For procedures related to ICWA refer to Section 4 (Alternative Care), Chapter 4 (Working with Children), Subsection 4 (Special Populations).
Child’s best interest
(Section 210.564 RSMo)
In all circumstances, the safety, welfare and best interests of the child is paramount in all decisions made by Children’s Division regarding a child.
The best interests of a child results in an outcome that preserves and promotes meaningful relationships and community while safeguarding the child’s physical and emotional wellbeing.
The best interests of the child are based on myriad factors including but not limited to:
- Physical and emotional safety
- Medical necessity (specialized or medical equipment needs)
- Mental health needs (counseling, psychiatric care, emotional support)
- Sibling relationships
- Education stability
- Supervision needs (based on age/developmental or behaviors)
- Maintaining familiar connections and community
- Establishing the least restrictive setting
- Proximity to the family home to maintain parent/child contact
- Religious and cultural practices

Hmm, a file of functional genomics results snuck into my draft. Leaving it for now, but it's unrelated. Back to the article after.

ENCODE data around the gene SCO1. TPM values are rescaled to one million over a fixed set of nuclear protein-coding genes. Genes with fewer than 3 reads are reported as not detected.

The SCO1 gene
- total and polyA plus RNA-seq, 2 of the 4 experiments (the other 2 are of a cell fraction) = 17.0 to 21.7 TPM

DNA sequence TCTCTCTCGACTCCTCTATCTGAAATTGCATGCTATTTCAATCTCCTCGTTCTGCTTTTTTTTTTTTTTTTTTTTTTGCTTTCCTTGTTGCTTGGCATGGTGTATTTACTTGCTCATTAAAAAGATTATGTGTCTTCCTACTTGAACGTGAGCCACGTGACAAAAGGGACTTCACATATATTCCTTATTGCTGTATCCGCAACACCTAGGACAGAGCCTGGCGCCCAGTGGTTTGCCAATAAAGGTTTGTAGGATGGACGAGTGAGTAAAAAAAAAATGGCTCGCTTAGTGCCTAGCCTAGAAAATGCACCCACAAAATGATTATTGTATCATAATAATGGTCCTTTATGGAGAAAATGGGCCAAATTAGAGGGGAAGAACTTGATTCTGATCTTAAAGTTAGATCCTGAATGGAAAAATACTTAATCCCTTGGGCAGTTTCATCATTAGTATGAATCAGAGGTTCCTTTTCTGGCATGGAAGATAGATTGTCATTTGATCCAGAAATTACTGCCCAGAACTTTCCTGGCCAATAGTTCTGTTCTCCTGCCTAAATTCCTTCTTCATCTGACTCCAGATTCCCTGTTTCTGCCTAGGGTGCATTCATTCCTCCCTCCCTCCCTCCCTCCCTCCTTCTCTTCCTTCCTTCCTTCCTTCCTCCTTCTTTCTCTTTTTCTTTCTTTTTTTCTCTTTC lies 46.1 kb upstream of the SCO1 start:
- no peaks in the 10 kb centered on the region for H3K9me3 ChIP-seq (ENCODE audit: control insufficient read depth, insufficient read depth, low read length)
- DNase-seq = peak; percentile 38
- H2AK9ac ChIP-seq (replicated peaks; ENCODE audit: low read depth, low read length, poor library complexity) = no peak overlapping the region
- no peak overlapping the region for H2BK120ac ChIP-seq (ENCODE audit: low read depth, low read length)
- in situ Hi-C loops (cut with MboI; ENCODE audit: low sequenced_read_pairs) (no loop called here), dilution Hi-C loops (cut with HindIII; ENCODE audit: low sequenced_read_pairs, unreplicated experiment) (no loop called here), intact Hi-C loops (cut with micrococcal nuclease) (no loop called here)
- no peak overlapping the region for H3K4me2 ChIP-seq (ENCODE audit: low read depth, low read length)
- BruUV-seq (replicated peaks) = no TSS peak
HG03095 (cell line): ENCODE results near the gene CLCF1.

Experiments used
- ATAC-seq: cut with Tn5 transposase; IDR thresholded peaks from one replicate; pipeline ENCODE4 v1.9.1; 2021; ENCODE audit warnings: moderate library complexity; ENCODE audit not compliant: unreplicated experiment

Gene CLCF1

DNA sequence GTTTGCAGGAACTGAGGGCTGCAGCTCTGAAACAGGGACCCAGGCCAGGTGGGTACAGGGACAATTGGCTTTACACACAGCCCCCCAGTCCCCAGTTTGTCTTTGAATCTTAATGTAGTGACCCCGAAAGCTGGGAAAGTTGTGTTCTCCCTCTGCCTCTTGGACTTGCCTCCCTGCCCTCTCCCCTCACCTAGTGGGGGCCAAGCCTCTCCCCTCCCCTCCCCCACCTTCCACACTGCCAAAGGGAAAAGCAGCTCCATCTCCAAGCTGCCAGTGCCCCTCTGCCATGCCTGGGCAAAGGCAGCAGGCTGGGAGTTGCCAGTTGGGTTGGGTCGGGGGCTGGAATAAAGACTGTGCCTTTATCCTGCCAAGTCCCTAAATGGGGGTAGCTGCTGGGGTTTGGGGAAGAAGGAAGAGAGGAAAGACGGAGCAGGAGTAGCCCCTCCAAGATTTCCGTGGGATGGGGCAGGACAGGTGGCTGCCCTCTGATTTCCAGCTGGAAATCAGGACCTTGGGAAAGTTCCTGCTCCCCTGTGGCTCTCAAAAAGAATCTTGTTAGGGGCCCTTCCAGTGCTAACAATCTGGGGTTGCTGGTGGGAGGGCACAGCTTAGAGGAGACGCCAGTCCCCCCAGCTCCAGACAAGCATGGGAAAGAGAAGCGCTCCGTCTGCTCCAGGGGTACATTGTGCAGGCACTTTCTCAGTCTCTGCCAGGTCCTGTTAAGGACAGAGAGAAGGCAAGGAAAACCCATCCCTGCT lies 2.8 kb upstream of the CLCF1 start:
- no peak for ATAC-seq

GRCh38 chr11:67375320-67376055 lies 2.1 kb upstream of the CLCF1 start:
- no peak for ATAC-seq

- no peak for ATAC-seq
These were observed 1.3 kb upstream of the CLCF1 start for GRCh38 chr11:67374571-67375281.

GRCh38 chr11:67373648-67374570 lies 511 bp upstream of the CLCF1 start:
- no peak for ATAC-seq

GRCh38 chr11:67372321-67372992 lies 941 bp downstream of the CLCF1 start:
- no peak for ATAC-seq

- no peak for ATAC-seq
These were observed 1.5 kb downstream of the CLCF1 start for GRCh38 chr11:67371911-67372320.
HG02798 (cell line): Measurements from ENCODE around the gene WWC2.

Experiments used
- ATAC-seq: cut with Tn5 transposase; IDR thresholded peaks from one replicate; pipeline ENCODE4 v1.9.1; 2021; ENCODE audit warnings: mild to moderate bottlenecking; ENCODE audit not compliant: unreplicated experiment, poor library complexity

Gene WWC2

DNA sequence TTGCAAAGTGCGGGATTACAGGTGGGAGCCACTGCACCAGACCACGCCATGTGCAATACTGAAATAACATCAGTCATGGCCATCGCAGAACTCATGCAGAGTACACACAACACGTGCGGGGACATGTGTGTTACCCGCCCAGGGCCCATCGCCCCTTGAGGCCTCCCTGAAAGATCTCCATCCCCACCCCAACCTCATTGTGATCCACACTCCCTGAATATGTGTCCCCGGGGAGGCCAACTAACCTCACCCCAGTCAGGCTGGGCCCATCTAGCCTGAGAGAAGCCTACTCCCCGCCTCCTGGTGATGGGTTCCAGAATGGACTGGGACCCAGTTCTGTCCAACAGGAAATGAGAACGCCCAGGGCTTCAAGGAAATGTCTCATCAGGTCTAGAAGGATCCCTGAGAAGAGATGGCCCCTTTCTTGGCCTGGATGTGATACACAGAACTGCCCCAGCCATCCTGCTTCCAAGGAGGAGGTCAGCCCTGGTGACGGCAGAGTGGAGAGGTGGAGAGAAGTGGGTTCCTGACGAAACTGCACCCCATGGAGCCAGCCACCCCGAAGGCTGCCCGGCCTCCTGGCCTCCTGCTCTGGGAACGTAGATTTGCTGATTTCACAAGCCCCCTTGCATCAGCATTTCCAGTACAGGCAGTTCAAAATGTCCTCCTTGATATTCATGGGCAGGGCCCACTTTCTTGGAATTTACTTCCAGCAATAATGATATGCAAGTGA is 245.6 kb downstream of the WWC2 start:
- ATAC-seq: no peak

- Permanency goals
Recognizing the critical nature of sibling bonds for children, with consideration to preference of placement, Children’s Division must exercise reasonable efforts to place siblings in the same home, unless doing so would be contrary to the safety or well-being of any of the siblings.
If siblings are not placed together, the Children’s Division shall make reasonable efforts to provide frequent visitation or other ongoing interaction between the siblings, unless this interaction would be contrary to a sibling’s safety or well-being.
When the Family Support Team determines that a sibling group cannot reside in the same household, the following should be considered in conjunction with placement preferences:
- Placement in the same community or close proximity
- Continuation in the same school setting
- Placement in a setting where the caregivers will encourage and facilitate frequent and meaningful contact.
Children of Youth in Alternative Care (CYAC)
A priority should be made to place a minor parent and child together, whenever possible.
(Section 210.565.9 RSMo)
The Guardian ad Litem (GAL) plays a key role in determining the child’s wishes and feelings about their placement. The GAL may meet with and interview the child if the child’s age and development are appropriate for such a conversation. The child’s wishes are a factor in placement recommendations and decisions however, they do not supersede the preference for relative placement and cannot be contrary to the child’s best interests. The Children’s Division may also discuss the child’s wishes for placement with the child. See CWM 4.4.1 (Children in Placements) for additional information pertaining to working with children.
Related Practice Points and Memos:
08/28/2023 – CD23-27 – Diligent Search and Placement Guidance